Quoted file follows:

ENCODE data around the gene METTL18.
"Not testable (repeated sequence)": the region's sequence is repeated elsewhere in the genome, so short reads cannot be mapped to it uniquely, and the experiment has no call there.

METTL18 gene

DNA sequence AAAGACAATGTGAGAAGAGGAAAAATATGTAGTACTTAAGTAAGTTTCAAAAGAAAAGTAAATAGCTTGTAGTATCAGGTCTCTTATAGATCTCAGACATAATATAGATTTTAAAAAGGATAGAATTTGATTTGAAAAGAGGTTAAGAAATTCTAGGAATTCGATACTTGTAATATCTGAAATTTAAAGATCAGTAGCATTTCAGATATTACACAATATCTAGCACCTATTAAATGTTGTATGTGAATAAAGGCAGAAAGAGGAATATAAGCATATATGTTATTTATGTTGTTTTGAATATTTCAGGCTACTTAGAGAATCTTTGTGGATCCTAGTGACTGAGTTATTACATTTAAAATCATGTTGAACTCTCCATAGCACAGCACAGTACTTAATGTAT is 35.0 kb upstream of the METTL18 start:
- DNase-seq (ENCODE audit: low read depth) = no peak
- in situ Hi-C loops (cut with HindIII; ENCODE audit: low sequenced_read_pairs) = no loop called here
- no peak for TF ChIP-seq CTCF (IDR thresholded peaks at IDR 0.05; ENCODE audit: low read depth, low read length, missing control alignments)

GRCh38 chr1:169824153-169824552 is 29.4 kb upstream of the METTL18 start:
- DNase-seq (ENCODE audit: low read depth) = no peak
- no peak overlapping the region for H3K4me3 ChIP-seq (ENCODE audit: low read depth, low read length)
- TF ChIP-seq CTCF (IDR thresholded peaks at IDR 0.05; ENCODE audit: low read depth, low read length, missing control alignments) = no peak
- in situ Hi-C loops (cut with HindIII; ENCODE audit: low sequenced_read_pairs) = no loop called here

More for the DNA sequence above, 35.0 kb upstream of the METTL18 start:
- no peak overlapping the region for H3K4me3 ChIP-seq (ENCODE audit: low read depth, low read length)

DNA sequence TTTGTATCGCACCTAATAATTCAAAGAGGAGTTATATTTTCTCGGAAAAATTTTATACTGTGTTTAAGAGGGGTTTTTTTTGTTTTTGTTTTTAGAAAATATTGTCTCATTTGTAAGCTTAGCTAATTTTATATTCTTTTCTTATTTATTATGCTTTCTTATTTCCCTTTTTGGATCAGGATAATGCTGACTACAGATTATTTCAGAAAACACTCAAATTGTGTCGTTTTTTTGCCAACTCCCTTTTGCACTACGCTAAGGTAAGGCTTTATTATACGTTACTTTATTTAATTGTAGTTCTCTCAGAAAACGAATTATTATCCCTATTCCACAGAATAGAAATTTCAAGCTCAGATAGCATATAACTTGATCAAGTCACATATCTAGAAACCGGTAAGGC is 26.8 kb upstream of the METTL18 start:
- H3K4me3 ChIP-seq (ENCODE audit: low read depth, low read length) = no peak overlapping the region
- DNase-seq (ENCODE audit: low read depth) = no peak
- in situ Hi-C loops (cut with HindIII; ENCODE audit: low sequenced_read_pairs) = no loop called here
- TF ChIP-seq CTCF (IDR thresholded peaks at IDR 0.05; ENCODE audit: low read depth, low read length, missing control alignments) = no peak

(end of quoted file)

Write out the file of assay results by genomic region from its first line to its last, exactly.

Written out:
ENCODE data around the gene METTL18.
"Not testable (repeated sequence)": the region's sequence is repeated elsewhere in the genome, so short reads cannot be mapped to it uniquely, and the experiment has no call there.

METTL18 gene

DNA sequence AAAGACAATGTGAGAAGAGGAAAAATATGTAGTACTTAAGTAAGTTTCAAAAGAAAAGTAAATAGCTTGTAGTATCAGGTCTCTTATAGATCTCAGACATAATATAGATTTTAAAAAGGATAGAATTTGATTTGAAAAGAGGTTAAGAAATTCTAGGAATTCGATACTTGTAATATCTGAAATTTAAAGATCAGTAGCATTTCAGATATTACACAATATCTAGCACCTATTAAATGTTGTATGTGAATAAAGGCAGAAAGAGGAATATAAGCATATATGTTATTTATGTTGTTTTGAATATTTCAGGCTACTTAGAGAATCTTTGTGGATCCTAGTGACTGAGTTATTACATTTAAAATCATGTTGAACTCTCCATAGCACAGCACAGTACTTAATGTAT is 35.0 kb upstream of the METTL18 start:
- DNase-seq (ENCODE audit: low read depth) = no peak
- in situ Hi-C loops (cut with HindIII; ENCODE audit: low sequenced_read_pairs) = no loop called here
- no peak for TF ChIP-seq CTCF (IDR thresholded peaks at IDR 0.05; ENCODE audit: low read depth, low read length, missing control alignments)

GRCh38 chr1:169824153-169824552 is 29.4 kb upstream of the METTL18 start:
- DNase-seq (ENCODE audit: low read depth) = no peak
- no peak overlapping the region for H3K4me3 ChIP-seq (ENCODE audit: low read depth, low read length)
- TF ChIP-seq CTCF (IDR thresholded peaks at IDR 0.05; ENCODE audit: low read depth, low read length, missing control alignments) = no peak
- in situ Hi-C loops (cut with HindIII; ENCODE audit: low sequenced_read_pairs) = no loop called here

More for the DNA sequence above, 35.0 kb upstream of the METTL18 start:
- no peak overlapping the region for H3K4me3 ChIP-seq (ENCODE audit: low read depth, low read length)

DNA sequence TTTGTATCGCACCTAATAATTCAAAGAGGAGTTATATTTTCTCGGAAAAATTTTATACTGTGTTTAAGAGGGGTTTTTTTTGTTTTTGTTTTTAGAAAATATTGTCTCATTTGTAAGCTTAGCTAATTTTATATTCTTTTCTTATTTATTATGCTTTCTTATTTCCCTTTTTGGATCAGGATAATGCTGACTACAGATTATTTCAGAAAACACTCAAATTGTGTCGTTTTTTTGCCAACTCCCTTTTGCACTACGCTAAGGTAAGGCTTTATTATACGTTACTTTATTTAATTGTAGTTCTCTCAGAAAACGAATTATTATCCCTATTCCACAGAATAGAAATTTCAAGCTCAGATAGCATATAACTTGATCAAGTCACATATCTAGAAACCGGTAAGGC is 26.8 kb upstream of the METTL18 start:
- H3K4me3 ChIP-seq (ENCODE audit: low read depth, low read length) = no peak overlapping the region
- DNase-seq (ENCODE audit: low read depth) = no peak
- in situ Hi-C loops (cut with HindIII; ENCODE audit: low sequenced_read_pairs) = no loop called here
- TF ChIP-seq CTCF (IDR thresholded peaks at IDR 0.05; ENCODE audit: low read depth, low read length, missing control alignments) = no peak